The Management of Oppression: Focussing on relationships between refugees and the British state in Newcastle upon Tyne

"This thesis uses an empirically informed Marxist analysis to investigate the role of interests, consciousness and unpaid activity of refugees and asylum seekers in shaping their relationships with the British state, including case studies from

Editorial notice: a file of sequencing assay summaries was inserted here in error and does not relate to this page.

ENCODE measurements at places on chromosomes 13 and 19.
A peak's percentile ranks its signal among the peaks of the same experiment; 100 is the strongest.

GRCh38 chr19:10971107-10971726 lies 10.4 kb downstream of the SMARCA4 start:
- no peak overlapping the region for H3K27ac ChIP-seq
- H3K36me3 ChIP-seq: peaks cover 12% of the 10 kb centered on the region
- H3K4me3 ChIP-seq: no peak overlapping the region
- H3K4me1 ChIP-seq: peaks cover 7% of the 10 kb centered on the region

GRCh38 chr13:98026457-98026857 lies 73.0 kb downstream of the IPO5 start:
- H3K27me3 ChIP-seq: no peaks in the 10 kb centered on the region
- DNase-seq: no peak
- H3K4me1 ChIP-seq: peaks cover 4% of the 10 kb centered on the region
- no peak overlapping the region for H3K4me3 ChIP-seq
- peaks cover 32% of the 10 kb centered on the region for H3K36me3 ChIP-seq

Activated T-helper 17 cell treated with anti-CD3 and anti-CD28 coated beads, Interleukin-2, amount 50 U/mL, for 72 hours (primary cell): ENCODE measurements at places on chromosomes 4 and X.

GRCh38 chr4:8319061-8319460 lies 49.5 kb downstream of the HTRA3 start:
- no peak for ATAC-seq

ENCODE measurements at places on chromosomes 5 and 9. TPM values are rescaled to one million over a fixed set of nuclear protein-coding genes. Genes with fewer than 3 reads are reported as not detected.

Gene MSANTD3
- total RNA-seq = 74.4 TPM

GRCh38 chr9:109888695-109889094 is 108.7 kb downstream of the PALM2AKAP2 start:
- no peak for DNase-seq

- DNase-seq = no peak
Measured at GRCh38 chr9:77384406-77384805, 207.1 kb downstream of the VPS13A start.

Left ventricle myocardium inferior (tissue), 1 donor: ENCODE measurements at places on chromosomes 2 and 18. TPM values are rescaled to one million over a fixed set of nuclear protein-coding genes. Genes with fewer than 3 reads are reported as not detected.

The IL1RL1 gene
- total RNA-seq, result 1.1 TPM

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  1 The Management of Oppression: Focussing on relationships between refugees andthe British state in Newcastle upon Tyne (Tom Vickers, PhD thesis) Abstract This thesis uses an empirically informed Marxist analysisto investigate the role of interests, consciousness and unpaid activity of refugeesand asylum seekersin shapingtheir relationships with the British state, including case studies fromthe city of Newcastle upon Tyne. I arguethat antagonism between the British state and refugeesfrom economically underdeveloped countries is rooted in capitalistrelations of production, with Britain occupying an imperialist position.Thethesis advancesa novelperspectiveon ‘social capital’, understood as purposive and sustained forms of non-contractual engagement, with implicit norms and values. Social capital is‘unmasked’ asa way of understanding and interveningin relations at an individual level, in order toinfluence change at a social level. I arguethat the tendencyofrecent Labourgovernments’policy has been to break up social capital formations among refugeeswhich are seen as threatening, whilst actively cultivating formations which engagerefugees on an individual basis, as part of managingtheir oppression. The thesisidentifies contradictions and possibilities for resistance within this process, such assimultaneous tendencies for volunteeringto contribute to more collective forms of identity and moreindividualisedforms of action.The multi-level research design exploresprocesses connecting the individual to theglobal. Empirical dataisused to interrogate and develop a theoretical framework whichis rooted in classical Marxism, draws on insights developed within qualitative socialresearchmethods and anti-oppressive practice, and engages creatively with challengesfrom post-modernism and feminism. The methodology combines: theoretical research;secondary statistics and literature at an international level; interviews with keyparticipants and archival research on local histories of migration and settlement,including threeorganisationalcase studies; four contemporary organisational casestudies; and individual volunteer case studies based on semi-structured interviews andfocus groups with eighteen refugees and asylum seekers.  2 The Management ofOppression Focussingonrelationshipsbetween refugees and the British statein Newcastleupon TyneTom VickersThesis submission for Doctor of Philosophy(PhD)School of Applied Social Sciences (Social Work)Durham University2010  3 Contents PageList of Tables6Dedication, acknowledgements and copyright7Chapter 1 - Background and Rationale 8 Social capital theory and practice 11 Making the case for Marxism 14 A Marxist analysis ofracism 16 Definition of terms 19 Structure of the thesis 20Chapter 2 - A Qualitative Marxist Methodology 23 Ethics and politics 23 Reflexive and committed research 23 Relationshipswith research participants 26 Research design 29 Sampling 33 Data collection 37 Data analysis 39 Writing up 41 Conclusions 42Chapter 3 - Imperialism and the Political Economy of Refugee Creation 44 Capitalism’s tendency to crisis 46 Imperialism and national oppression 49 Inter-imperialist rivalries and war 53 Imperialism and migration 56 The reserve army and immigration controls 60 The reserve armyin practice 63 The split in the working classes 71 Conclusions 78Chapter 4 - Racism and the Political Economy of Refugee Reception 79 The position of black people in Britain 81 Racism in employment 82 Racism in the labour market 84 Racism in earnings 87 Impacts of the economic crisis 88 Direct experiences of racism 89 Imperialism, nationalism and racism 92  4 Assimilation and the reconstruction of Britishnationalism 96 Refugees in Britain and the management of migration 101 The asylum decision-making process 105 Dispersal 109 The prohibition on paid work 115 The long-term impact on refugees with status 117 Conclusions 121Chapter 5 - Refugees and the British State 122 The class basis of the imperialist state 123 The history of British state policy towards refugees 125 The position of states in the imperialist system 127 Repressive aspects of the British state and refugees 131 Welfare aspects of the British state and refugees 137 Conclusions 151Chapter 6 - Introducing the Refugee Relations Industry 153 The historical role of Britain’s race relations industry 154 Race relations in Newcastle 157 The management of racism and the black middle classes 168 The role of organisations managingrefugees’relationship tothe state 172 Direct contracting by the state: thecase of VOL 177 Delegated management of refugees: thecase of COM 179 Contradictions and dilemmas in the role of mediatingorganisations 181 Conclusions 185Chapter 7 - Social Capital and the Management of Refugees’Oppression 187 Labour’s turn towards social capital 188 Refugees’incentives to engage 194 Survival as a starting point 197 Material incentives 200 Non-material incentives 202 Influence of previous forms of social capital 205 Outcomes of social capital building with the state 209 Social capital and the asylum context 210 Norms of engagement with the state 213 Whose interests does social capital serve? 216 Ideology mediates contradictions 220 Conclusions 224  5 Chapter 8 - Building Oppositional Social Capital 227 The spontaneous development of non-materialincentives 229 The development of collective consciousness 229 Spontaneous starting points and individual agency 231 Bridging on a class basis 240 Engagement with thestate as a learning experience 242 Countervailing tendencies against the development of collective consciousness 245 The impact of self-predicted class trajectories 247 Changes in forms of action after securing status 250 Bridging on a political anti-racist basis 253 Conclusions 264Chapter 9 - Conclusions and Recommendations 265 Re-interpreting social capital 269 Implications for practice and policy 270 Wider implications and possible future directions 272 Notes 275 References 276 Appendices 297 Appendix i: International Definition of Social Work298Appendix ii:Research Ethics and Risk Assessment Form A (relevant excerpts)300Appendix iii: Fieldwork Risk Assessment304Appendix iv:Fieldwork Health Declaration305Appendix v: Research Ethics and Risk Assessment Form B (relevant excerpts)306Appendix vi: Introductory Letter to Organisations308Appendix vii:Information Sheet for InterviewParticipants309Appendix viii:Consent Form for Interview Participants311Appendix ix:Organisational Case Summaries312Appendix x:Interview Participants’ Attributes313Appendix xi:Prompt Questions from First Round of Interviews314Appendix xii:Mixed Focus Group Presentation Slides315Appendix xiii: Case Level Analysis Template316Appendix xiv:Thematic Meta-Matrix317Appendix xv:Final Thematic Structure Used in Nvivo Coding318Appendix xvi:Participant Trajectories320Appendix xvii: Early Thesis Structure322Appendix xviii:Components of the Refugee Relations Industry325